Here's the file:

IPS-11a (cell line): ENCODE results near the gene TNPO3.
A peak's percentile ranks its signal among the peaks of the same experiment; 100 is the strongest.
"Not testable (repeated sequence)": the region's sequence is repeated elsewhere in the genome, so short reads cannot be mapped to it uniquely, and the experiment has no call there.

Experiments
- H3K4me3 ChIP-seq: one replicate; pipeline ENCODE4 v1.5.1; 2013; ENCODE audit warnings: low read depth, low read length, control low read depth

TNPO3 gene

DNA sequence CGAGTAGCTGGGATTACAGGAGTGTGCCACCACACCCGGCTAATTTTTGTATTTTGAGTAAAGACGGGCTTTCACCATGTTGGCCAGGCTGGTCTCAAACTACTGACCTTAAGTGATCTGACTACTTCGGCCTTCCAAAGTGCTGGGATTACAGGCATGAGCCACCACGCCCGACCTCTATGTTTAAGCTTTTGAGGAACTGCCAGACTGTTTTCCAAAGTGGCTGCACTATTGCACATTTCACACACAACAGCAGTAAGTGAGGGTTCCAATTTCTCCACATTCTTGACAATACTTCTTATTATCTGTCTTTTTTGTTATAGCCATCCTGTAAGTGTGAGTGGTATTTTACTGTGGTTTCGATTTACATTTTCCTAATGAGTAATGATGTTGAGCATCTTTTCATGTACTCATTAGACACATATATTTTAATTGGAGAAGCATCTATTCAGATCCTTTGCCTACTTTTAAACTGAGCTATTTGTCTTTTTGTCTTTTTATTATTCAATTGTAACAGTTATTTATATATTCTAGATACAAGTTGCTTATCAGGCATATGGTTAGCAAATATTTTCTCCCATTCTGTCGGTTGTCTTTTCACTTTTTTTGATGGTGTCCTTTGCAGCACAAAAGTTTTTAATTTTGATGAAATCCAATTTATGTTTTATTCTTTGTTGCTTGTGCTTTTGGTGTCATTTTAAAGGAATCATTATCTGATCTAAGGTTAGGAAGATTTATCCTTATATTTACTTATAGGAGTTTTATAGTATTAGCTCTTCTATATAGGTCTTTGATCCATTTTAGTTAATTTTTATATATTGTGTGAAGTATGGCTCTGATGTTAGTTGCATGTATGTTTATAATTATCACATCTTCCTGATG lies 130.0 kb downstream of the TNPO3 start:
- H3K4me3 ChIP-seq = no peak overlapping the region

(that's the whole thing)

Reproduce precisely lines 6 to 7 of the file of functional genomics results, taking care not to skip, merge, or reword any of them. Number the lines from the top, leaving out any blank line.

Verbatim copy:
TNPO3 gene

DNA sequence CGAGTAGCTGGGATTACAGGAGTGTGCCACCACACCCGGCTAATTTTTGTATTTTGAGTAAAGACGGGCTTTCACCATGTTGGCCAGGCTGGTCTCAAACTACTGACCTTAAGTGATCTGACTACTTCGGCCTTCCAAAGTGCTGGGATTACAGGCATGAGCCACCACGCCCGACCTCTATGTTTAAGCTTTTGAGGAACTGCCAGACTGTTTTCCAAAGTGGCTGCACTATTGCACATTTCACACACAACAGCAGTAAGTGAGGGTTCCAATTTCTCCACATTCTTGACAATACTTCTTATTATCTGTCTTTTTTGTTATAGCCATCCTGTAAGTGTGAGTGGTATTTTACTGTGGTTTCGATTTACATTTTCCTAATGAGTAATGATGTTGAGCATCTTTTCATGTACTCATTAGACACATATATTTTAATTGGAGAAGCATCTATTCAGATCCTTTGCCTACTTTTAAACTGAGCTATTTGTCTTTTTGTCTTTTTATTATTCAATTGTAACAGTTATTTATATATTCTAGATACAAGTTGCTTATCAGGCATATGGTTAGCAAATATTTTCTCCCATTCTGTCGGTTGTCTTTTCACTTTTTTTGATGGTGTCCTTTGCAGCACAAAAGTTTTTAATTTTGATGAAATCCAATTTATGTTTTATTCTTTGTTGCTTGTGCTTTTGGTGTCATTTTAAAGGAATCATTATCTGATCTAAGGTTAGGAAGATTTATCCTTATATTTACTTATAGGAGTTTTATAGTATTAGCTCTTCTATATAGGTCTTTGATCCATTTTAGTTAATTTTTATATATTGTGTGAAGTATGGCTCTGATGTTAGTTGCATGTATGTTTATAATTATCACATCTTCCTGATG lies 130.0 kb downstream of the TNPO3 start: